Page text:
Friday, March 26, 2010

A Space Idiocy

Posted complete because of technical problems at UKSpirituality...

A debate took place recently about whether we should actively attempt to contact aliens, and it made me think how very like the inhabitants of planet Krikket from the Hitchhikers Guide to the Galaxy we humans are.

The Krikkets lived on a planet completely encompassed by cloud (a lot like England, now I think about it) until one day a spaceship burst through the atmosphere and crashed.

The event caused the Kirkkets to actually look up for the first time and contemplate what lay beyond. They soon knocked together a spaceship and saw the splendor of the universe for the first time.

One astronaut turned to the other. ‘It’ll have to go,’ he said, and thus the galaxy’s most destructive intergalactic war was born.

There was another scene in Hitchhikers when as a punishment they shackled someone to a chair and forced them to see themselves in contrast to the immensity of the universe; how, in a kind of reverse-telescopic effect, they became less and less consequential. It invariably sent the victim mad.

It was actually not unlike this.

There are apparently as many planets in the universe as there are grains of sand on every beach on the world. Think about that next time you bang out your deck shoes. All those tiny planets!

It’s been said that we have replaced our longing for the Messiah for the dream of alien-contact.

I signed up to SETI once – I could see the value in searching for electronic signals from outer-space, and I think the alternative of looking for carbon dioxide (based on the principal that aliens would fart the same as us) is also pretty cool.

However, I think the idea of actually beaming signals in to space to deliberately contact aliens is really, really stupid.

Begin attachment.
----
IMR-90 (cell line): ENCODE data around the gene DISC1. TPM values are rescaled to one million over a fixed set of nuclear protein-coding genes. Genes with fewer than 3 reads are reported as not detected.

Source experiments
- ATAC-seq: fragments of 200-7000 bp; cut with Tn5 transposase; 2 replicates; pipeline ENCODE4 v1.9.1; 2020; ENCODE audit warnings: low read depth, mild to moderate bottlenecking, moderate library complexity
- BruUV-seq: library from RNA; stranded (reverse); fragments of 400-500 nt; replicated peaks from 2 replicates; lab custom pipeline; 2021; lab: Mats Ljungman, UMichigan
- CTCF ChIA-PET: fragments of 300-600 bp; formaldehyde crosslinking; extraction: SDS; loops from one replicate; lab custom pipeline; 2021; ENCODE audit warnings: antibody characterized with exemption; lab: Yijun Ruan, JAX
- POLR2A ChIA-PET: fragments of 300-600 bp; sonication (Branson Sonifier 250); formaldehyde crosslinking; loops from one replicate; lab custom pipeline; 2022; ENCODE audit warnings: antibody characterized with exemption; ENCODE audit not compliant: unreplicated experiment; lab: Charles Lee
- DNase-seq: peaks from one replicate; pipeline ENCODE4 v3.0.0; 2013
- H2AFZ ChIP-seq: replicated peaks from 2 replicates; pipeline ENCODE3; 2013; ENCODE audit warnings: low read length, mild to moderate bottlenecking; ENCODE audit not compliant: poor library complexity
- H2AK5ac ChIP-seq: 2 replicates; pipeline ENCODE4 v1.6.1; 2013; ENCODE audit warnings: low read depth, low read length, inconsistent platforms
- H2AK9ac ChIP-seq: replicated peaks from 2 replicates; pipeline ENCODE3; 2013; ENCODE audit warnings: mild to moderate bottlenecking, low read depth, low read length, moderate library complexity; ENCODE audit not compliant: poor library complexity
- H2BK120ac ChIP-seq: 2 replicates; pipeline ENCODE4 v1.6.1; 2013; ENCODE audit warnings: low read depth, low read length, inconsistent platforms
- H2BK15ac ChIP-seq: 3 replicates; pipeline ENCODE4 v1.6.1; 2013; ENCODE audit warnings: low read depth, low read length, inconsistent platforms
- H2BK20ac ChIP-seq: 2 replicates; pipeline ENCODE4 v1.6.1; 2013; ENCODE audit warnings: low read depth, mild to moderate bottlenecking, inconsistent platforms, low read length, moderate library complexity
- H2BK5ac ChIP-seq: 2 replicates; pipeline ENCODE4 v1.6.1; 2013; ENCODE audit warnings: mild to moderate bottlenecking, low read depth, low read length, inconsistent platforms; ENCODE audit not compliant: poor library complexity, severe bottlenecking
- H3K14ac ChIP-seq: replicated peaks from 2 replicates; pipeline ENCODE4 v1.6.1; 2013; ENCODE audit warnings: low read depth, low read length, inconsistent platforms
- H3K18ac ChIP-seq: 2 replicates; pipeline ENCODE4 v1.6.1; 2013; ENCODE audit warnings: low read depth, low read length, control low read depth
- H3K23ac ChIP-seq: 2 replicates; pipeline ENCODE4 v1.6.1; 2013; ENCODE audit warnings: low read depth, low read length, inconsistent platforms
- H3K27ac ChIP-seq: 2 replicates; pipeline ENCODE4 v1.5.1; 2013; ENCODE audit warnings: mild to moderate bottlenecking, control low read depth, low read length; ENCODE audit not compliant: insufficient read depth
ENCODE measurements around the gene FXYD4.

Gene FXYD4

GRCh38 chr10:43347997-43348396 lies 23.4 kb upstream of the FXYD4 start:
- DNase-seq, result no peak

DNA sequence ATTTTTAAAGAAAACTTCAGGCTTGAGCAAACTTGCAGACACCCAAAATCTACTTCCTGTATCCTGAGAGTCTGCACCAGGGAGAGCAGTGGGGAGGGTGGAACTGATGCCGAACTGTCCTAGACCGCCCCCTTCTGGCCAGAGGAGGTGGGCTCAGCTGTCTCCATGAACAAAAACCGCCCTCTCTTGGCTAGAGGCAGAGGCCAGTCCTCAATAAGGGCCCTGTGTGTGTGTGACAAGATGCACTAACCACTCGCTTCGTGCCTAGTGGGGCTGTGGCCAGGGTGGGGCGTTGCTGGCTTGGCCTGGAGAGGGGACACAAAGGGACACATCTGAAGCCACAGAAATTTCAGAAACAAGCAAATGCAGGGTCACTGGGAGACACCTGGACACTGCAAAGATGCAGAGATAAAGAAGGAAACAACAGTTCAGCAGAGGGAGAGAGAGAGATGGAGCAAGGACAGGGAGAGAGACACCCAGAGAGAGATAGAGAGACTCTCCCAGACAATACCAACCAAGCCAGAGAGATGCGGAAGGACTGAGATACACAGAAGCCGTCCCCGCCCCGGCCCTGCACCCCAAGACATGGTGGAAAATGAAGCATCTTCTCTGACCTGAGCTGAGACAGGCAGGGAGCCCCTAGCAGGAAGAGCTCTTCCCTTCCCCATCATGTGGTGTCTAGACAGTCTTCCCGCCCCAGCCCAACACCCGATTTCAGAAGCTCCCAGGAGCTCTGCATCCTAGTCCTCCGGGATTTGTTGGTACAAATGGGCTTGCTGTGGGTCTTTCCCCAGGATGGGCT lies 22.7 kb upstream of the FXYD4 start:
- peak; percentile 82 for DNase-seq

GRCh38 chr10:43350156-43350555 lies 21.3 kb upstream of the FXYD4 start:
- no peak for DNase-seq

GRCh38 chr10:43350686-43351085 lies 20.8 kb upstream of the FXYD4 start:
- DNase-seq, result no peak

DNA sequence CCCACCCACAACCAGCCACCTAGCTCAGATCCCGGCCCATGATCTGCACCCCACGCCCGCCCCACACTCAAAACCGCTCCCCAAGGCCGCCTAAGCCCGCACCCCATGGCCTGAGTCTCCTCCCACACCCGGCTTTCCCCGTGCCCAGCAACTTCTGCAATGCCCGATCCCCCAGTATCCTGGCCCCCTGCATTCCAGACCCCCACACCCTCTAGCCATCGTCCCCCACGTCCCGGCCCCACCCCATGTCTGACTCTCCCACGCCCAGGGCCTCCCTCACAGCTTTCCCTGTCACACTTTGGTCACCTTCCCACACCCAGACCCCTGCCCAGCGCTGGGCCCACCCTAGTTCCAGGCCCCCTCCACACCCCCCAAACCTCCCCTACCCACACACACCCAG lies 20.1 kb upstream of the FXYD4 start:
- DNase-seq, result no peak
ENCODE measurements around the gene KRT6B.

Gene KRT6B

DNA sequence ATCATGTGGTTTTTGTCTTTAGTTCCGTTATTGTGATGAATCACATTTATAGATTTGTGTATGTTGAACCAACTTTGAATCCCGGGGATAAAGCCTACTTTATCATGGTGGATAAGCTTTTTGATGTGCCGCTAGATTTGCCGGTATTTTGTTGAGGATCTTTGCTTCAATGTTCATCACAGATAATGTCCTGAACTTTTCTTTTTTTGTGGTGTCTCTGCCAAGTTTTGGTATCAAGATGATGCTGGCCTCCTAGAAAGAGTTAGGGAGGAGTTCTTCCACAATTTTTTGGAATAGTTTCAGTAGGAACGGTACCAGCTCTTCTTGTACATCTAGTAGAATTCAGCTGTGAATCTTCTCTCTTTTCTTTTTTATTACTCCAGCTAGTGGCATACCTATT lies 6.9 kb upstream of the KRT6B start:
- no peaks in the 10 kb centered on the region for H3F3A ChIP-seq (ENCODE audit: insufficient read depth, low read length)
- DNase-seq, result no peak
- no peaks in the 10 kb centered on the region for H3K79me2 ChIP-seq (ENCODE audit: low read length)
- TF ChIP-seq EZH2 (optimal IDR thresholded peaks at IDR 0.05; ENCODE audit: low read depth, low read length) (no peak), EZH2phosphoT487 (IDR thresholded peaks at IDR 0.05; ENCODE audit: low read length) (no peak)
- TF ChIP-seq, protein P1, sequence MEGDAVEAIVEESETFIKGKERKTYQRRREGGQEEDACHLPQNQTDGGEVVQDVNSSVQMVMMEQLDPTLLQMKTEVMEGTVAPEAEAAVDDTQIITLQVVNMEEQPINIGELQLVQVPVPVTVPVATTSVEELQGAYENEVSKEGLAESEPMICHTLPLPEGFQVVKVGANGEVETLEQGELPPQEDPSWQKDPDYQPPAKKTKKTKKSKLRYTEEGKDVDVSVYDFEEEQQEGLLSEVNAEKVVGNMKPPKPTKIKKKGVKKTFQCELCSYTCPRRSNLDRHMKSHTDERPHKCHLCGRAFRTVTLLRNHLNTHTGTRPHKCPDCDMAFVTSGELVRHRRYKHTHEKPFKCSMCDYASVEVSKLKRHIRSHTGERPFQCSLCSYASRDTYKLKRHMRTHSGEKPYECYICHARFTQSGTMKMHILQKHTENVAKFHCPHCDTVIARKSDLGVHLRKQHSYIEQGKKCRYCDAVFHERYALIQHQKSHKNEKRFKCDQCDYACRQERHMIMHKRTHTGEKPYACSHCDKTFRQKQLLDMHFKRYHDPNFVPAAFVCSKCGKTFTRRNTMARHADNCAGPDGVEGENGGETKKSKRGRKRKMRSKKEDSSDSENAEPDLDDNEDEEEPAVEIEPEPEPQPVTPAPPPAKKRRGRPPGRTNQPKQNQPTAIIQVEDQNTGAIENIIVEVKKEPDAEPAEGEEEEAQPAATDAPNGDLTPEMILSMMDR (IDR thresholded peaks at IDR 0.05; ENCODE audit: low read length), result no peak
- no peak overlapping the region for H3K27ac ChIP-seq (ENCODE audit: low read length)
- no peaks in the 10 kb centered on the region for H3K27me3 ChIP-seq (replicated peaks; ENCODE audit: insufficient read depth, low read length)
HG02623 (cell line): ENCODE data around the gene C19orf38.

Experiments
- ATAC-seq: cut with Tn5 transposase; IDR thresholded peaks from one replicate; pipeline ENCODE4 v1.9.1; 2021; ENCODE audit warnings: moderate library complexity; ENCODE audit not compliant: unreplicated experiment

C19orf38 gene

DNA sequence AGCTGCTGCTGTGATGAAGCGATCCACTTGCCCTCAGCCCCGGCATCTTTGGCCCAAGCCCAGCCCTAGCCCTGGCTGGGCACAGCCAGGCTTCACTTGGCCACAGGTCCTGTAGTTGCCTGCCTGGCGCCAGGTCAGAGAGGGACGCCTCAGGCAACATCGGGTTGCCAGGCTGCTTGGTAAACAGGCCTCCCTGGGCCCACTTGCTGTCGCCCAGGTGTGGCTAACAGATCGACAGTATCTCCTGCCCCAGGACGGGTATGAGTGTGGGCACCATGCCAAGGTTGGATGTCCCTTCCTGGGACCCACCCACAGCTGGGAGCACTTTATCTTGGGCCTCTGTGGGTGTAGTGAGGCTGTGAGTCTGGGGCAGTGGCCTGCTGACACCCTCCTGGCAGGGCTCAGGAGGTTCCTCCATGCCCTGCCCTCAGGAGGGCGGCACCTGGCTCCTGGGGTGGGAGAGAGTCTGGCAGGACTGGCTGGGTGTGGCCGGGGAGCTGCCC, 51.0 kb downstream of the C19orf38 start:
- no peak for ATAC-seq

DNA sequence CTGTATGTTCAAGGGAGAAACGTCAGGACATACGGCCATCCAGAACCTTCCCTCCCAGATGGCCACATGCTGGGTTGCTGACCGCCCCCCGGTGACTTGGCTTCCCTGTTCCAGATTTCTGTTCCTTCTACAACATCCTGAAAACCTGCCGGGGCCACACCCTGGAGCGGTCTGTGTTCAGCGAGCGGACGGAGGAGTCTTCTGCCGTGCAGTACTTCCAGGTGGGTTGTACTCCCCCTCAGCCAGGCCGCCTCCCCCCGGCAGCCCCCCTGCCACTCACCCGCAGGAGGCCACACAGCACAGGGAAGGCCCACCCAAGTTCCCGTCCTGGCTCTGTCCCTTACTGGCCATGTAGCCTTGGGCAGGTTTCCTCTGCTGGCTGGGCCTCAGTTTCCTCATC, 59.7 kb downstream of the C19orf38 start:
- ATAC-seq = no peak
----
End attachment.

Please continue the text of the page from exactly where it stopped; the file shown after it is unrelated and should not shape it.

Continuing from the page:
As Dr Marek Kukula, public astronomer at the Royal Observatory in Greenwich, said: part of me is with the enthusiasts and I would like us to try to make proactive contact with a wiser, more peaceful civilisation.

But he was concerned at the risks.

We might like to assume that if there is intelligent life out there it is wise and benevolent… but of course we have no evidence for this. Given that the consequences of contact may not be what we initially hoped for, then we need governments and the UN to get involved in any discussions.

Given that the consequences of contact may not be what we initially hoped for.

Yeah, like they might eat us.

With an almost infinite amount of planets, it seems sensible to conclude that there are an almost infinite amount of possibilities, both benevolent and malign.

The smart thing would be to hunker down in the corner of the cave until we have developed enough tools to protect ourselves should we venture outside, or worse – something come in.

But, like the inhabitants of Krikket, I suspect we have an exaggerated sense of our own worth.

Our expectation of “salvation” from the stars could simply turn out to be somebody else’s lunch.